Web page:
By Geoff Adams-Spink
Age & disability correspondent, BBC News website
A European law that will improve air travel for disabled and older people has come into effect.
The new rules apply throughout the EU
Under the new rules, airlines and holiday companies will no longer be able to refuse to fly people because of their disability.
The European Disability Forum says it is a "key date" for disabled people.
Labour MEP Robert Evans - who pressed for the adoption of the measures by the European Parliament - says seven million people will be affected.
"It's incredible that people with reduced mobility have suffered neglect and maltreatment in airports as recently as 2007," said Mr Evans.
"Some UK airports have put in place admirable measures to assist people - and I welcome these efforts - but voluntary agreements are not a proper substitute for the law."
Mr Evans says that some of the worst cases that he has come across include both low-cost and conventional carriers.
Instances brought to his attention include:
- Nine blind and partially sighted people being taken off a Ryanair flight because there were too many disabled people on the plane
- A limbless woman being refused permission to travel alone by Air France, one of whose employees said: "A torso cannot possibly fly on its own"
- Ryanair passengers travelling from Stansted being charged for wheelchairs to take them from check-in to the aircraft
The European Disability Forum (EDF) is urging disabled passengers and those travelling with them to use the new regulations and complain to the relevant authorities if they feel that their rights have been violated.
"Only this way will the new law become totally effective and contribute to overcoming discrimination," said EDF president, Yannis Vardakastanis.
Although the move is welcomed by campaigning organisations, some are looking forward to next year, when further measures will be implemented.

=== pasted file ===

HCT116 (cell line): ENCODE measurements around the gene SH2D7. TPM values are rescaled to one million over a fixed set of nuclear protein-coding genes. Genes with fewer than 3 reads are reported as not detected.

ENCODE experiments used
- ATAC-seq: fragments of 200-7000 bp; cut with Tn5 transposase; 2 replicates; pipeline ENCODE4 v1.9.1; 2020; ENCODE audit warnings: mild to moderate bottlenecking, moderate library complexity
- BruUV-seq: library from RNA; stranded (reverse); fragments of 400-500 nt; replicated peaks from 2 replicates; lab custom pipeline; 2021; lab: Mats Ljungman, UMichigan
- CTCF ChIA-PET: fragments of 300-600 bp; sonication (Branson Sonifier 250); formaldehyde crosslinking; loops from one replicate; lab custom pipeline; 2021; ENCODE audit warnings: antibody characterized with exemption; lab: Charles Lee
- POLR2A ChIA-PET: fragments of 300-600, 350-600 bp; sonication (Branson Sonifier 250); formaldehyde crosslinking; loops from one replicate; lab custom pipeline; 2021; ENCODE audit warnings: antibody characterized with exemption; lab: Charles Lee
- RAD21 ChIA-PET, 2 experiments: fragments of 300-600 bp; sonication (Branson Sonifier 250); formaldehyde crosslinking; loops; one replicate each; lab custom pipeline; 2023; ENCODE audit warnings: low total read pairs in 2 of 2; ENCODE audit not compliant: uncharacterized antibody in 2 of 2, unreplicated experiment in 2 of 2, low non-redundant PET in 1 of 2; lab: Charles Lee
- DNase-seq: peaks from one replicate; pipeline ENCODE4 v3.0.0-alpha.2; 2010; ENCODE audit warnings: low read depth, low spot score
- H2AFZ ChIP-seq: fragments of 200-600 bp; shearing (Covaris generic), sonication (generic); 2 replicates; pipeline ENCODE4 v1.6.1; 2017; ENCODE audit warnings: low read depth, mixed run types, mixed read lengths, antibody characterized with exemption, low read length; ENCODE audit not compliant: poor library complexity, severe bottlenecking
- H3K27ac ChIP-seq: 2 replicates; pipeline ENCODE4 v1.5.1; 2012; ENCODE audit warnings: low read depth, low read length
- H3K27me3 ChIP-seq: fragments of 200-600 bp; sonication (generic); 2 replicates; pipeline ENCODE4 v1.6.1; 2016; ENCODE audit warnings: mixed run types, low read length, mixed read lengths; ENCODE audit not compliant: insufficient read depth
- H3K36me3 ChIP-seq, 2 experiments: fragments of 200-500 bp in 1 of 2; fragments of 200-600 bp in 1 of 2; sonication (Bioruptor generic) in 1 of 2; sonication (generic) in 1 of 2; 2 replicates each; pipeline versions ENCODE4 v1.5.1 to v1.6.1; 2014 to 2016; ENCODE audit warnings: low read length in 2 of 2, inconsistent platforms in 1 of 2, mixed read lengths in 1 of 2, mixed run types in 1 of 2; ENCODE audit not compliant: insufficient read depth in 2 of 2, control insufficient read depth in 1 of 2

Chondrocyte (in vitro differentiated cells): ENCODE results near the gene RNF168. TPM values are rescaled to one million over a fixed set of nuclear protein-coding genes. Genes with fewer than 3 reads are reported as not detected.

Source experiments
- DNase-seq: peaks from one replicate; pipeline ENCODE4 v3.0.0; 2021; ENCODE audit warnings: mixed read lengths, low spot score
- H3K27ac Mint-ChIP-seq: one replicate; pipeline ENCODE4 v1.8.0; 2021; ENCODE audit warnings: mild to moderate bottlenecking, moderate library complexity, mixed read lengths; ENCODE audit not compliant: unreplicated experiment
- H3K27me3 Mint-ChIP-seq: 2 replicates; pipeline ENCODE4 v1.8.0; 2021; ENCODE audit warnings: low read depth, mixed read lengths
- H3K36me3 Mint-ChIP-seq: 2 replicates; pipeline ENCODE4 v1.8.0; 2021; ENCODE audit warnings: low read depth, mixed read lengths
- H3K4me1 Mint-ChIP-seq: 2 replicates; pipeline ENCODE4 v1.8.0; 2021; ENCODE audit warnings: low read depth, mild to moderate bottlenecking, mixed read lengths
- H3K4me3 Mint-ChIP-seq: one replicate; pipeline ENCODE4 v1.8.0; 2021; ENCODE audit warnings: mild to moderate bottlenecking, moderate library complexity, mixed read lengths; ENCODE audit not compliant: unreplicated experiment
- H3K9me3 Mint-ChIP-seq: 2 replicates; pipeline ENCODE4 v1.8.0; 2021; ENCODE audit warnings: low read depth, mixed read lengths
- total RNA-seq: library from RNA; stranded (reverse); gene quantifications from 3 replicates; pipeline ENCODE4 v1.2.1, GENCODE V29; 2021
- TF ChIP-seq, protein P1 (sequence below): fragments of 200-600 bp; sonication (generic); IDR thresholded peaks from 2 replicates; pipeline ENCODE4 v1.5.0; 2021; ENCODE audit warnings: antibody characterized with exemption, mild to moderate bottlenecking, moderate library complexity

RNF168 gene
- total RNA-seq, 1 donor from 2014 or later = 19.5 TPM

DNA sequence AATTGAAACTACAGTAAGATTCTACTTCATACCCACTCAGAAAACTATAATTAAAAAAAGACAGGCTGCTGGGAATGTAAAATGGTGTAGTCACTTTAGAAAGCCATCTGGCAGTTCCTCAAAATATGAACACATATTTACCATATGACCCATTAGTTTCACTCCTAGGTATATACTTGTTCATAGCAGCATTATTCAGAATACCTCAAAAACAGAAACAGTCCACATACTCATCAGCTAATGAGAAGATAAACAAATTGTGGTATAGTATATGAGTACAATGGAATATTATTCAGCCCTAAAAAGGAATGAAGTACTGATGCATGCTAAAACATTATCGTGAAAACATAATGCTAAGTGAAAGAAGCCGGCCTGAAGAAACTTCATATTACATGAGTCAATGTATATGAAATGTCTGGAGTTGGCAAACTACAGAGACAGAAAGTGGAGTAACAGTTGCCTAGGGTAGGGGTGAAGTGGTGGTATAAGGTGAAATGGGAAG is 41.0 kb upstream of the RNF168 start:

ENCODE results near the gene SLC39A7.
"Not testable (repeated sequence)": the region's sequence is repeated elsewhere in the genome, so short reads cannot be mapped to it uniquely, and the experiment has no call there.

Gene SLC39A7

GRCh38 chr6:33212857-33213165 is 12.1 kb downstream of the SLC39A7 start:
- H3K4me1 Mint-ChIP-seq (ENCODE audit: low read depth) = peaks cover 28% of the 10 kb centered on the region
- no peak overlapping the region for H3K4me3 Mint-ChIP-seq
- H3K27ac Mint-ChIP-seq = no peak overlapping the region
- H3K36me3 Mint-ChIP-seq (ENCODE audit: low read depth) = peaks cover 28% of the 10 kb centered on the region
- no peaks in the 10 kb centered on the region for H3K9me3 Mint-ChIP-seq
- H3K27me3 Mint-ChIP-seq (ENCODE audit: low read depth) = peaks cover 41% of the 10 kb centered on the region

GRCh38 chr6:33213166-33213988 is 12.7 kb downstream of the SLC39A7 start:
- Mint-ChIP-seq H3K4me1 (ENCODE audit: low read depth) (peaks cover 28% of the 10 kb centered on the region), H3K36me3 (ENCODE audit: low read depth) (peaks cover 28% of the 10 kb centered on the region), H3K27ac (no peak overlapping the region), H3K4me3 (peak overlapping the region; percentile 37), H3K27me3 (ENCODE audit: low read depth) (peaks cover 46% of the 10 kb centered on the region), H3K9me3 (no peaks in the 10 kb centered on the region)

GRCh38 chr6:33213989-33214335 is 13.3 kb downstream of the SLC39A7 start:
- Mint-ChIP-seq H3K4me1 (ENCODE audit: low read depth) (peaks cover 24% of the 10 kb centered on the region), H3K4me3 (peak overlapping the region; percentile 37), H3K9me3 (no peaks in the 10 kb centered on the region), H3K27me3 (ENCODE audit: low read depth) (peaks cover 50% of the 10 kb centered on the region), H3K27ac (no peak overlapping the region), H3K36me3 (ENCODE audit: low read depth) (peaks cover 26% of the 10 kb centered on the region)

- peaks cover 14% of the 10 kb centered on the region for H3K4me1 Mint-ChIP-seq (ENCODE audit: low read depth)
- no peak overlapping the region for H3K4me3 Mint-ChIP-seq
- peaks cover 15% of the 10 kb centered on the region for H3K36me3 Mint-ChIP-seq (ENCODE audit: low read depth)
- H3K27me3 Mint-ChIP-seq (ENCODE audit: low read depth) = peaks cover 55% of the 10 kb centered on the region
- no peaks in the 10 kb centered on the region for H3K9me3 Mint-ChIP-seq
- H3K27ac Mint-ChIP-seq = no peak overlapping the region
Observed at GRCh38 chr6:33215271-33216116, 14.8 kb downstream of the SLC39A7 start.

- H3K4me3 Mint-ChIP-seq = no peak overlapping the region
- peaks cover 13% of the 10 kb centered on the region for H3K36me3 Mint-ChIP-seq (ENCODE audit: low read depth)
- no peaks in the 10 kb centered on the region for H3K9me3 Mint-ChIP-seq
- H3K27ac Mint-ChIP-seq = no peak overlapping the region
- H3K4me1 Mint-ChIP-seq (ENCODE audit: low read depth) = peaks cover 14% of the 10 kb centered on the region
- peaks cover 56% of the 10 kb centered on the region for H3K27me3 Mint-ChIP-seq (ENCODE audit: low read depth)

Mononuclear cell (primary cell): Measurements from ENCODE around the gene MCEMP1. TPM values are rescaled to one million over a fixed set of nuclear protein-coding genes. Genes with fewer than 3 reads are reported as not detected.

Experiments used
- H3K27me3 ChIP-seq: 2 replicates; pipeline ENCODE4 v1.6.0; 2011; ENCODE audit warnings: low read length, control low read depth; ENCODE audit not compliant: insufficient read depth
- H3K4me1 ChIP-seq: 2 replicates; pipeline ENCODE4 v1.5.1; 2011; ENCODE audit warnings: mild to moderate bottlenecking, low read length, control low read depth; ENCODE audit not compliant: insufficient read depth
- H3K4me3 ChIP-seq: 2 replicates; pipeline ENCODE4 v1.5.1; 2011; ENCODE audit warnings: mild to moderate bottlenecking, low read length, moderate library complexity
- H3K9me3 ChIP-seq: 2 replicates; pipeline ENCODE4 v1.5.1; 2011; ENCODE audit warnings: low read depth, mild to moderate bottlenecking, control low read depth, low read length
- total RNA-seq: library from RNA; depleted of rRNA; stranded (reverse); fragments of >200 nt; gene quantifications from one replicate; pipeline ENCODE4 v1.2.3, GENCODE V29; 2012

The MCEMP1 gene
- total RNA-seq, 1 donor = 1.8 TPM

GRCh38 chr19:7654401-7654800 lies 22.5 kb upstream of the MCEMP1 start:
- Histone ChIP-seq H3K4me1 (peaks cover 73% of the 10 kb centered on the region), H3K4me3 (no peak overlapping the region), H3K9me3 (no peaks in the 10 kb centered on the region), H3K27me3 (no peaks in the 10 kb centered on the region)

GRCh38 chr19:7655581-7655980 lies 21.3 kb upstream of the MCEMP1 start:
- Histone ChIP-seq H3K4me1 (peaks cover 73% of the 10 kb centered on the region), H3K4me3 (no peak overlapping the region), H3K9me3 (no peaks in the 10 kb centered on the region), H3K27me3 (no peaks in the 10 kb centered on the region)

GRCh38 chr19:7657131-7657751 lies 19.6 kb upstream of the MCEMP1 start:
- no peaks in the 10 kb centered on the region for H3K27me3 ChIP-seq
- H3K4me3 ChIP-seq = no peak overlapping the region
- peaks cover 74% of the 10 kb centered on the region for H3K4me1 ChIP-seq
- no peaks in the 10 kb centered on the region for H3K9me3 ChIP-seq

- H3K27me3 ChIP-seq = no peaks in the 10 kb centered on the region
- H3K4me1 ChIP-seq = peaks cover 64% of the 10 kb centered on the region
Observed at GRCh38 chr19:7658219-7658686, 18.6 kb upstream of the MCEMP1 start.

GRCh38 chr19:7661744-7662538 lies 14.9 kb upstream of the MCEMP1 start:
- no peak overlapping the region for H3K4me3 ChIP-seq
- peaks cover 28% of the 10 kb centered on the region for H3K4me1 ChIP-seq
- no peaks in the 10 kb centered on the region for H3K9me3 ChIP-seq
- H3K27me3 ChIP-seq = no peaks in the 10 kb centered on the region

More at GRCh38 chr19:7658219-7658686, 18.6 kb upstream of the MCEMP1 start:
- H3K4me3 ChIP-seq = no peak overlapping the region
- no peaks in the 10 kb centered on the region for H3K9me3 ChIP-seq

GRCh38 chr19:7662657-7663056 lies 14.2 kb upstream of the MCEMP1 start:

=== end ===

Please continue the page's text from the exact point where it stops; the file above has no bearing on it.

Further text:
"We're delighted with the new EU regulations," said Guide Dogs' director of public policy, Tom Pey.
"We're also looking forward to the introduction of the requirement that will prevent airlines from refusing to carry guide dogs in the cabin with their owners, which will be implemented in July 2008."
Other measures that will come into force next year include ensuring that passengers get a seamless service from check-in to the departure gate, as well as a designated point of arrival.
Airport employees will soon have to undertake disability awareness training.
And people will be entitled to compensation if wheelchairs or other equipment is damaged in transit.
Until now, disabled passengers have had some protection from existing disability rights legislation, but this did not apply to aircraft or across international frontiers.
Disability rights campaigners have long complained about the lack of facilities, negative attitudes and essential equipment being damaged by airlines.
In a limited survey, Leonard Cheshire, a charity that works to improve rights for disabled people, found that almost two-thirds of people had struggled to board a flight.
More than one-third had experienced negative attitudes from staff on aircraft or at airports.
"For too long, disabled people have been unfairly treated and discriminated against when it comes to air travel," said the organisation's spokeswomen Annette Laidler.
"Disabled people are entitled to the same opportunities to travel as everyone else."